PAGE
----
Lee Kuan Yew wanted house demolished but 'nature of the project changed', says Janadas Devan

The exterior of the house at 38, Oxley Road.
The exterior of the house at 38, Oxley Road.ST PHOTO: JAMIE KOH

SINGAPORE - Founding Prime Minister Lee Kuan Yew may have wanted his 38, Oxley Road house torn down upon his death, but as time passed "it became less definitive whether the house would be demolished - and if so, when".

Chief of Government Communications Janadas Devan said this in a Facebook reply on Friday (June 30) morning to a post by Dr Lee Wei Ling, Mr Lee Kuan Yew's daughter.

Earlier in the morning, Dr Lee had posted a copy of an e-mail between her and Mr Devan, in which he appeared to affirm that Mr Lee wanted the house demolished after his death.

"We thought that Singaporeans should hear directly from Janadas Devan, chief of Government Communications at the Ministry of Communication and Information," added Dr Lee.

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In his reply to this, Mr Devan told Dr Lee: "Your latest post blares, tabloid-style, misleading information".

For one thing, he clarified: "The email you quote was written when I was Associate Editor of Straits Times, not Chief of Government Communications."

 

The e-mail that Dr Lee made public was sent to her by Mr Devan in 2011 after he had met Mr Lee Kuan Yew, who was then Minister Mentor.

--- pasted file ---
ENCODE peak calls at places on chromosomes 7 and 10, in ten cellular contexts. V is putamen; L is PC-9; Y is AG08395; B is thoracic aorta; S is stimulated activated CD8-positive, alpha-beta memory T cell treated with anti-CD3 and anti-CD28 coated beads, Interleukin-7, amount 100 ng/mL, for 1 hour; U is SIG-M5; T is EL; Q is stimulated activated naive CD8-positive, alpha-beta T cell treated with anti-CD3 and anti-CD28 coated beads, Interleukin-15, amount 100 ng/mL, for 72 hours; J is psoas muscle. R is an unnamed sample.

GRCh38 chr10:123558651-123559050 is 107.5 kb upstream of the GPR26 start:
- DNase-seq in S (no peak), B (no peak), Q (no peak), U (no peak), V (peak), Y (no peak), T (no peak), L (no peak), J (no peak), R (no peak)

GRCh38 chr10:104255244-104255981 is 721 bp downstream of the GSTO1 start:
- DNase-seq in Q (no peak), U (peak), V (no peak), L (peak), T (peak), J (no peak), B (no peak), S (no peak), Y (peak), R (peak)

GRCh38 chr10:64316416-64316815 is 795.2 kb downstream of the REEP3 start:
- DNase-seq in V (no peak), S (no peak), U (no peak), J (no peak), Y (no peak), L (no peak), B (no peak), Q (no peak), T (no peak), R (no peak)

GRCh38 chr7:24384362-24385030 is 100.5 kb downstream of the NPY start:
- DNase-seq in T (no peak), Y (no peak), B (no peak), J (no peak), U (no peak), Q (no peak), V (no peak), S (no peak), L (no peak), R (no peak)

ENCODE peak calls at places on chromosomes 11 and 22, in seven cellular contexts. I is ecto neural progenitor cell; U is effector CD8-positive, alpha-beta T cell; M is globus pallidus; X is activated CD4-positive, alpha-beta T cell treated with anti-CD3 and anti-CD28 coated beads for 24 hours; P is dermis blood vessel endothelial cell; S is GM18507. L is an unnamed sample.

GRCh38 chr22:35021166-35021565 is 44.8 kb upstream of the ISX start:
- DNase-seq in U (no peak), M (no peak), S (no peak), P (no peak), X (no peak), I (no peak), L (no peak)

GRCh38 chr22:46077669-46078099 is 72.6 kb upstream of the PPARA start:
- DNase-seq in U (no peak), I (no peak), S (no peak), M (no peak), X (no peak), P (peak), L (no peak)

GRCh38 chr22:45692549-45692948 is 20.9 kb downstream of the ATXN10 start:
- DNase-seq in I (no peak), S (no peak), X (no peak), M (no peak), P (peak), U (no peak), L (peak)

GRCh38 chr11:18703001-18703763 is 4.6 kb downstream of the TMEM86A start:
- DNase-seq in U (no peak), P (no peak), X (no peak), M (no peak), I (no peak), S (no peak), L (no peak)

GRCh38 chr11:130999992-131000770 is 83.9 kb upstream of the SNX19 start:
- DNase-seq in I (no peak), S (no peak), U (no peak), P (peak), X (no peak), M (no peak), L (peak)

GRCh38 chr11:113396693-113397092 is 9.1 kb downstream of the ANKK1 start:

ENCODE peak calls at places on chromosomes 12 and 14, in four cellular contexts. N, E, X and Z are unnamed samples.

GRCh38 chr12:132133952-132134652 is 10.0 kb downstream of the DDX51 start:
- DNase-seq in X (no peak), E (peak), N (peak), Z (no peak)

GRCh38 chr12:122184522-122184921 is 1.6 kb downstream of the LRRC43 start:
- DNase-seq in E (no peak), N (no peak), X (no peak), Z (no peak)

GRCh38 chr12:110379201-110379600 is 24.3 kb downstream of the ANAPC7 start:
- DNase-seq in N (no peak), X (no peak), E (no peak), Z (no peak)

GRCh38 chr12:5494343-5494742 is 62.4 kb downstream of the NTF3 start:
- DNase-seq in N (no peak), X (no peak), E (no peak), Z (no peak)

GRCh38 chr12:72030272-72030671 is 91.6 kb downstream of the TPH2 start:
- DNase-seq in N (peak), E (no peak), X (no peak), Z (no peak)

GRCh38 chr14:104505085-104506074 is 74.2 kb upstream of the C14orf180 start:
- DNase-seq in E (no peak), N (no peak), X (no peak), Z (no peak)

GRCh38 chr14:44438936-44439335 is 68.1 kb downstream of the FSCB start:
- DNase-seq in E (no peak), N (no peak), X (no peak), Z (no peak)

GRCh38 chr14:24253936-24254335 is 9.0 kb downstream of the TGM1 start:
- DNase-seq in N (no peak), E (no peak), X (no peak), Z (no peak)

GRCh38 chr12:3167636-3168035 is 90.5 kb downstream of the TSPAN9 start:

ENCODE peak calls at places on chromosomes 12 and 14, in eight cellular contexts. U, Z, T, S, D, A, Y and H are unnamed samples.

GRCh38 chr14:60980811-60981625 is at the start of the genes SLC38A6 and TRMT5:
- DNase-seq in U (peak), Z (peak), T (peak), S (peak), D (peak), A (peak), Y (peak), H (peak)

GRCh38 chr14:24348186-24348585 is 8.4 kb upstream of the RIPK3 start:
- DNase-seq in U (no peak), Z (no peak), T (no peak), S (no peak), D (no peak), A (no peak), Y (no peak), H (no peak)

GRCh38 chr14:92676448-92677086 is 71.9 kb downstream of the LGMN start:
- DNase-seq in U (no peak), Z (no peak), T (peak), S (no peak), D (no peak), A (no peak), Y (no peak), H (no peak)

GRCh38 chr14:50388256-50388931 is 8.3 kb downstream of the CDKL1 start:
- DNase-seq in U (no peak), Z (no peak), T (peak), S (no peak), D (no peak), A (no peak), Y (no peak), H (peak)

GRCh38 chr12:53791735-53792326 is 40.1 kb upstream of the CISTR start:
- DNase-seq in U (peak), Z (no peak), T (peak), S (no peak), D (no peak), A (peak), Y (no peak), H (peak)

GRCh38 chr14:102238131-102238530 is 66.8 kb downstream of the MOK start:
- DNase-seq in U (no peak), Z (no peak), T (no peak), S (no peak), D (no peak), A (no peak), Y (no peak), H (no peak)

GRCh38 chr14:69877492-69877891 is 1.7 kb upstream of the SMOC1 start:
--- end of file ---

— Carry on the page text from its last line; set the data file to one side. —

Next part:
"Saw MM today. First meeting on Oxley book, together with team. He was in good form. He said house will be torn down. It is obvious that is what he wants," wrote Mr Devan.

The e-mail continued: "It will be a small minded people that denies him this personal wish. I think he's wrong wishing it, but I'd feel awful denying him what he obviously wants."

Mr Devan replied on Friday that he had met Mr Lee to discuss a possible book on the Oxley Road house.

He added that "when he met us in July 2011, he made plain that he wanted the house to be demolished".

"But as the months and years passed, the nature of the project changed as it became less definitive whether the house would be demolished - and if so, when," wrote Mr Devan.

"For example, we were told that you will be staying in the house for as long as you live. Then I learnt plans to build a model of the interior of 38 Oxley Rd was dropped - because, I gathered, Mr Lee was considering plans to gut the interior of the house altogether to remove traces of the private space."

Mr Devan added that there is "no doubt then or now" that Mr Lee Kuan Yew's preference was for the house to be demolished, but he pointed out that "shifting instructions" from the Lee family in 2011 to 2012, including from Dr Lee, "indicated, the fate of the house had by no means been decided at that point".

"My personal view remains that Mr Lee's wish to demolish 38 Oxley Rd should be granted the moment you are no longer living in it, which may be 20, 30 or more years in the future," added Mr Devan.

But he added: "I am as baffled as most Singaporeans why Hsien Yang and you wish to consume all of us in your personal family matters. Please: Think of Singapore, and forget the rest."

In her post, Dr Lee also shared an excerpt of a statutory declaration that Prime Minister Lee Hsien Loong had made to a ministerial committee considering options for the Oxley Road house.

In it, PM Lee said his father had "taken a number of steps which put beyond any doubt that he came to accept Cabinet's position" that it was unlikely to agree to demolish the house after he died.

 

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